We started each with a glass of rose champagne ($22), forgot to take notes and can't remember the producer or vintage, but it was delicious (kinda tasted like the house brand Lucas Carton rose champagne). The pour was substantial and the stemware for the evening was all lovely Speigelau (sp?) crystal. Bread was freshly baked mini baguettes with a light crushed nori sprinkling on top (could barely taste the nori so was more like a nice warm french bread). First amuse was tiny warm gruyere gougeres, once again sprinkled with seaweed flakes. Delightful. Second amuse was a small cup of what was described as persimmon tea, but was more like a clear sweet fruit soup. Served warm, it really refreshed and opened the palate for the food to come.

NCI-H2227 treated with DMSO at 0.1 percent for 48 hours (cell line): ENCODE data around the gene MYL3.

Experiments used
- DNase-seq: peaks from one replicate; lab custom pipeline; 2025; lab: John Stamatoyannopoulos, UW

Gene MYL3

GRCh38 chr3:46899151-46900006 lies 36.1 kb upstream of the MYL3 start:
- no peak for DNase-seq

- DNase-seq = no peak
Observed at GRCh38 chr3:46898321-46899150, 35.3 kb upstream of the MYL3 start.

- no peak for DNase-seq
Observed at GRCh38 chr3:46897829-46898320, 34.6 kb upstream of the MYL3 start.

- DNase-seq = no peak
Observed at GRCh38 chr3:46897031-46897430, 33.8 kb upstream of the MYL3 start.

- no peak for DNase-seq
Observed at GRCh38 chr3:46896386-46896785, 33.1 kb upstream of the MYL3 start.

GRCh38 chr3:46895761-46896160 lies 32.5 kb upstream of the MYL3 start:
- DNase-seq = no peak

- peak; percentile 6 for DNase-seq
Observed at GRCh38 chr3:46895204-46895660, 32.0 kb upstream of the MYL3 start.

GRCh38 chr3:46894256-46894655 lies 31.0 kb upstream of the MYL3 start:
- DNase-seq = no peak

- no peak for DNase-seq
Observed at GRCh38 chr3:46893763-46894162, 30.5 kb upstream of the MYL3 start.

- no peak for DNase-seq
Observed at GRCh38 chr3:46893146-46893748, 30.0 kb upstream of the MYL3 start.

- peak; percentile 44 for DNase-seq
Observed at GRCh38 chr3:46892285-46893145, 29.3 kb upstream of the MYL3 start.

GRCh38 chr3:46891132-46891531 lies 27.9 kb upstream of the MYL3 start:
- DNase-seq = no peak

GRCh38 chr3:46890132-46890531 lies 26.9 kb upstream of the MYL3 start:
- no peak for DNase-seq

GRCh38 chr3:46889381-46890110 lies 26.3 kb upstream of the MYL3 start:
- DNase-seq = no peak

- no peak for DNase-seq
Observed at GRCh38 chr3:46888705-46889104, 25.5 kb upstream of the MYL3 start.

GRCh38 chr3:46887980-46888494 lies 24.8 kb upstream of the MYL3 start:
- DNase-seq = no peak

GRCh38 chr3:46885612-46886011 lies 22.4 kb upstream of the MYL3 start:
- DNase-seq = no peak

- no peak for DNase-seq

My boyfriend had the prawn with truffle shavings and handmade pasta noodles steamed en papillote with the house spicy XO sauce (my description, took no notes so can't remember official name on the menu). It was delicious, spicy, complex, with perfectly al dente noodles and perfectly cooked prawn. Several large black truffle shavings as well. A very large portion for an appetizer. I had the clam etuvee, which was a melange of fine pieces of perfectly tender razor, ark, and geoduck clams sauteed with brunoised carrot, celery, and onions, in a rich buttery coconut broth. Also a very large portion, extremely rich and tasty with great clam and coconut flavors. We split a glass of ginga shizuku junmai daigingo sake ($20, such a generous pour seemed like two full portions) which was outrageously fragrant and light. I realize most junmai daigingo's are too light to be paired with buttery foods, but this one worked, especially with the coconut flavors of my clam dish.